Administrators spend much of their time and energy on workstation problems, those user and logon problems that keep the helpdesk phone jingling. From forgotten passwords to user-caused destruction of workstation environments, the problems are ongoing and unremitting. Some administrators have a real instinct for these kinds of problems; they "smell" the source and know right away what the solution is. Most of us, however, have to assess the problem logically. This book helps you take that approach.Aimed at administrators who run networks with Windows NT 4.0 Workstation, Windows 95, and Windows 98 clients Managing Windows NT Logons puts those common problems and solutions into a volume that administrators can keep at hand and use easily.One of the most frustrating things an administrator can hear is the user complaint "my computer won't start," but Chapter 1 talks about the various startup problems you may encounter with your hardware, operating system, or domain server. Startup is only one area where you might encounter a logon emergency. Maybe the difficulty lies in the password, the logon script, or perhaps even the resource access.Managing Windows NT Logons even tells you how to manage workstations and fix problems remotely. Whatever it is, this book is a useful, to-the-point reference that will help you put out fires quickly and free up your time to do more important work.This book covers:
Lockouts and freezes
Forced password changes
Replication and execution problems with the Logon Script
Local, roaming, and mandatory profiles
Domains and servers, the Network Neighborhood, and peripherals
Control of user activity
Remote administration on NT 4.0 and Win9x workstations
Kathy Ivens has been a computer consultant since 1984, and has authored and contributed to more than forty books on computer subjects. She writes a monthly column in Windows 2000 Magazine (formerly Windows NT Magazine), and has a syndicated column that runs in newspapers and on educational Internet sites. Before becoming an expert in computing, Ms. Ivens spent many years as a television producer, where she had fun producing sports and was mildly amused producing news and entertainment programs. Preceding that career was some time spent as a community organizer and also as a political consultant. She still doesn't know what she wants to be when she grows up.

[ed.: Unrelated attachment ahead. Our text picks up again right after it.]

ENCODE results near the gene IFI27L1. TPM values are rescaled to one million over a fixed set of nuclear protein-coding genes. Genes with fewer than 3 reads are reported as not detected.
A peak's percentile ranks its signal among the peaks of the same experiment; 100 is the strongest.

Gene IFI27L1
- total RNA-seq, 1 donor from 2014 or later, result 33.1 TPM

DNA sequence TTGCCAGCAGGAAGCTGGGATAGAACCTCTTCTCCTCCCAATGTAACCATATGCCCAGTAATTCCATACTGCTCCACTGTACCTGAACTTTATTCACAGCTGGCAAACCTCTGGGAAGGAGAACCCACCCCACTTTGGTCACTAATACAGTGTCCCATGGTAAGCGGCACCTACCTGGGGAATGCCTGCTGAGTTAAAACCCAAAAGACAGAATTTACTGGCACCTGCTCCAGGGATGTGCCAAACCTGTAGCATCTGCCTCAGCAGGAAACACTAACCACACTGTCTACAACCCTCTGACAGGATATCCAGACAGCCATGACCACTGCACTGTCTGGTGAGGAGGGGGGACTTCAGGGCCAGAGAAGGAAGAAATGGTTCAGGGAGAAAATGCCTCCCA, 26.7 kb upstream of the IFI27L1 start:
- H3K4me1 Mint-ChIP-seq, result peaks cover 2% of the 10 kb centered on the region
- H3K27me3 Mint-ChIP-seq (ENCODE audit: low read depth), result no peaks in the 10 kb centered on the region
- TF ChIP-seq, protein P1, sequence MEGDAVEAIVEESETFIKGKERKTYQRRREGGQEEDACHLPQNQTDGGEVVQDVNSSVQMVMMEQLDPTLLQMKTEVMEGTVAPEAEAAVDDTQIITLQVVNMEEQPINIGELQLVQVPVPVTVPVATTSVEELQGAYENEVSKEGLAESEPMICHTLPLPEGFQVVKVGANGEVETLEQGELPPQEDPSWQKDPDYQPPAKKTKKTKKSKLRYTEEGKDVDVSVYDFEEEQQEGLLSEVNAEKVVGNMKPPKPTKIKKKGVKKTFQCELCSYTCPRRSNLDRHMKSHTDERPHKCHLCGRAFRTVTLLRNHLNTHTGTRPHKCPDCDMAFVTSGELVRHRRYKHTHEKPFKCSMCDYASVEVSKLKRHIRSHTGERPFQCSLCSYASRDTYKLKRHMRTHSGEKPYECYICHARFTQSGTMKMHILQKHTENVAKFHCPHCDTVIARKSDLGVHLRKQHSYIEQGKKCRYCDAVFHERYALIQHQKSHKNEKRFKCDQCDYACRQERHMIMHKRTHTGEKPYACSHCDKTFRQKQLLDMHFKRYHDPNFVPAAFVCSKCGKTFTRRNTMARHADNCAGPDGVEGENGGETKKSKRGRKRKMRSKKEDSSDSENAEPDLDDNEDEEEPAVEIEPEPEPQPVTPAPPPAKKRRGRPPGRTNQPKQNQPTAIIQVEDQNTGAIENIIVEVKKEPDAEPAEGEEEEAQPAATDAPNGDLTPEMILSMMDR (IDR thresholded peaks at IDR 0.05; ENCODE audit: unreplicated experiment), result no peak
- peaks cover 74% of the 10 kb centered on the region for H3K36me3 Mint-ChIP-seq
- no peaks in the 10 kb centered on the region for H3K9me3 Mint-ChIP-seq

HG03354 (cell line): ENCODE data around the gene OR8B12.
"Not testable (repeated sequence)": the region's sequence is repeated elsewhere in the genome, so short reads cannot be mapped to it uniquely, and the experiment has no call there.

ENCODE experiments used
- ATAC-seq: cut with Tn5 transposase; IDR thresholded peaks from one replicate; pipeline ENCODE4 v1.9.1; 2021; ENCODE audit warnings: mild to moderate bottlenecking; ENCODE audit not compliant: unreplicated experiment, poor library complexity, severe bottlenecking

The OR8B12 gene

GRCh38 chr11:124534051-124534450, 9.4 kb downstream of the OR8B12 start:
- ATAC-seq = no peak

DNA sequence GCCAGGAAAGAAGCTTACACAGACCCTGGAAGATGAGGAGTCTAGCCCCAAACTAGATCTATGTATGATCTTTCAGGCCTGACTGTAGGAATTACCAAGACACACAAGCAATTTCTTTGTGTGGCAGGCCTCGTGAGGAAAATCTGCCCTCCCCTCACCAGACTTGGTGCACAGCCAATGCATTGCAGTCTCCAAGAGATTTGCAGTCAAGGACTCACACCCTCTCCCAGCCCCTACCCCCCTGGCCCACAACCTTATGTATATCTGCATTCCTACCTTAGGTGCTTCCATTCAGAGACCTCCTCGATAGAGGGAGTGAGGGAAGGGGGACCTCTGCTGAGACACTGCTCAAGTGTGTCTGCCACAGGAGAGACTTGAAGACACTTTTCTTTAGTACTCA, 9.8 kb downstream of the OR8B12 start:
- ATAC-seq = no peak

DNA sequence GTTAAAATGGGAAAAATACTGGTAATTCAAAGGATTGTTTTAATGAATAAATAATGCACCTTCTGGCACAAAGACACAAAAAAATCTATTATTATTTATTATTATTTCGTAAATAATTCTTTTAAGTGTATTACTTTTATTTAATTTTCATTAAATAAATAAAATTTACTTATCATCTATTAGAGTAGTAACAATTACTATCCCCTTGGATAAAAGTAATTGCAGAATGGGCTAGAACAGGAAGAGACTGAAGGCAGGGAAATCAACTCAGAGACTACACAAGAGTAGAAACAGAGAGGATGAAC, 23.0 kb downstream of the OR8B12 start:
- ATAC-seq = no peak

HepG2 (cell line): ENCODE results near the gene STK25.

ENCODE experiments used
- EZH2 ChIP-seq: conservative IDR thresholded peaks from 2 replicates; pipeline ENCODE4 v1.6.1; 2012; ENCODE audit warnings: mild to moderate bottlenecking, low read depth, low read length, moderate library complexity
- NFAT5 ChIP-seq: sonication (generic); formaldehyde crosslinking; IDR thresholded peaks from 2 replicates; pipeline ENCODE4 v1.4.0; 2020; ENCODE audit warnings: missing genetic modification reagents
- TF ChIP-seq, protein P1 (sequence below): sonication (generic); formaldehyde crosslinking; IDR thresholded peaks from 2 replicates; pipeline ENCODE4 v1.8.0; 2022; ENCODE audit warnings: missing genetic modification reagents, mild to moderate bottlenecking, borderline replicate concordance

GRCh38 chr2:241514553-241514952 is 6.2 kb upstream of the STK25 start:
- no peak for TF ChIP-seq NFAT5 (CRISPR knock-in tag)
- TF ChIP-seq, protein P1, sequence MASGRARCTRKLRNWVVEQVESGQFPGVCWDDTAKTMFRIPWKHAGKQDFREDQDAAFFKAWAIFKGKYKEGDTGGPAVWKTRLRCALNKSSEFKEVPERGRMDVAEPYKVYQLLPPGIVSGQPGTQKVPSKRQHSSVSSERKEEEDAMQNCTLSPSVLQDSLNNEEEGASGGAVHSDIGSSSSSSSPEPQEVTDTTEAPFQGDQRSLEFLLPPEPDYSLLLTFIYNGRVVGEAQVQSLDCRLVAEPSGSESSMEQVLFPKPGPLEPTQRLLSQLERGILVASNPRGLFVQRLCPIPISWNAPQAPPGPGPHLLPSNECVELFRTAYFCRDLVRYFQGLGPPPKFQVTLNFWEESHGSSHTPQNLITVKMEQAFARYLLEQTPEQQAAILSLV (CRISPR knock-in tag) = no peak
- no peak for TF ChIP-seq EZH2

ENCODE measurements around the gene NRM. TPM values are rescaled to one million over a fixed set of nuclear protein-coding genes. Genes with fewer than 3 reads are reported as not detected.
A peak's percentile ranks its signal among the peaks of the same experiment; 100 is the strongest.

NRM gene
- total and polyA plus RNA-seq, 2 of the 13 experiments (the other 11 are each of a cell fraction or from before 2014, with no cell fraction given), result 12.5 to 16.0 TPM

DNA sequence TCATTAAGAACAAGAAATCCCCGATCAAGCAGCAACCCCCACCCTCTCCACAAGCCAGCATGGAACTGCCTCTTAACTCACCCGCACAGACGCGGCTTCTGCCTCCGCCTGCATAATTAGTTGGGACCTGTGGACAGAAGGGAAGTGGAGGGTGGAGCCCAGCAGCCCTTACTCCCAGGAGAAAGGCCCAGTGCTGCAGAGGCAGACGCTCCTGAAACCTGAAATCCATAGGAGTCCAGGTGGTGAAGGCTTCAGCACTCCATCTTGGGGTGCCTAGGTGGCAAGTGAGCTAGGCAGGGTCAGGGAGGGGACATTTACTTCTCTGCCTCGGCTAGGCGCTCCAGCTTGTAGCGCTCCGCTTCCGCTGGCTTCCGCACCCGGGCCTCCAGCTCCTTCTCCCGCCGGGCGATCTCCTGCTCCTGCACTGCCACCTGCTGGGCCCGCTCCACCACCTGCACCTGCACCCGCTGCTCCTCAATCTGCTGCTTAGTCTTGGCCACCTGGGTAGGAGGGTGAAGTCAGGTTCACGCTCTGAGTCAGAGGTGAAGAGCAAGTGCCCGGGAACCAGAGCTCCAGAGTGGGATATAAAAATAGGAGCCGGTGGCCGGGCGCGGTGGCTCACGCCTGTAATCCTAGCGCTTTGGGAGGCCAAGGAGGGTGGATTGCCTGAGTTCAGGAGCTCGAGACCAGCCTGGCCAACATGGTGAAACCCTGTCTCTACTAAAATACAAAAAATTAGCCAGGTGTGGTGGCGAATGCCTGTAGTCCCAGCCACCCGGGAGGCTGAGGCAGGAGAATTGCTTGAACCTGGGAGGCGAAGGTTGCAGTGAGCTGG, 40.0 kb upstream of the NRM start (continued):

Our look is the result of reader comments, our own experimentation, and feedback from distribution channels. Distinctive covers complement our distinctive approach to technical topics, breathing personality and life into potentially dry subjects. The animal on the cover of Managing Windows NT Logons is aMelanochromis auratus, a fish that is also commonly known as the golden cichlid or golden mbuna.The Melanochromis auratus is native to Lake Malawi in the tropics of Africa and is not found in the wild elsewhere. It will grow to be approximately four inches long. Its body is long and thin, and it is brilliantly colored, which makes it a popular addition to aquariums. The color is most often striped; females are typically black and gold, while males are usually blue and black. The Melanochromis auratus is a very aggressive and territorial fish, both toward other fish and toward members of its own species. Melanie Wang was the production editor and proofreader, and Ellie Fountain Maden was the copyeditor for Managing NT Logons. Nicole Arigo, Madeleine Newell, and Ellen Troutman Zaig provided quality control. Bruce Tracy wrote the index.Ellie Volckhausen designed the cover of this book, based on a series design by Edie Freedman. The cover image is a 19th-century engraving from the Dover Pictorial Archive. Kathleen Wilson produced the cover layout with QuarkXPress 3.32 using Adobe's ITC Garamond font.Alicia Cech designed the interior layout based on a series design by Nancy Priest. Mike Sierra implemented the design in FrameMaker 5.5. The text and heading fonts are ITC Garamond Light and Garamond Book. The illustrations that appear in the book were produced by Robert Romano and Rhon Porter using Macromedia FreeHand 8 and Adobe Photoshop 5. This colophon was written by Nicole Arigo.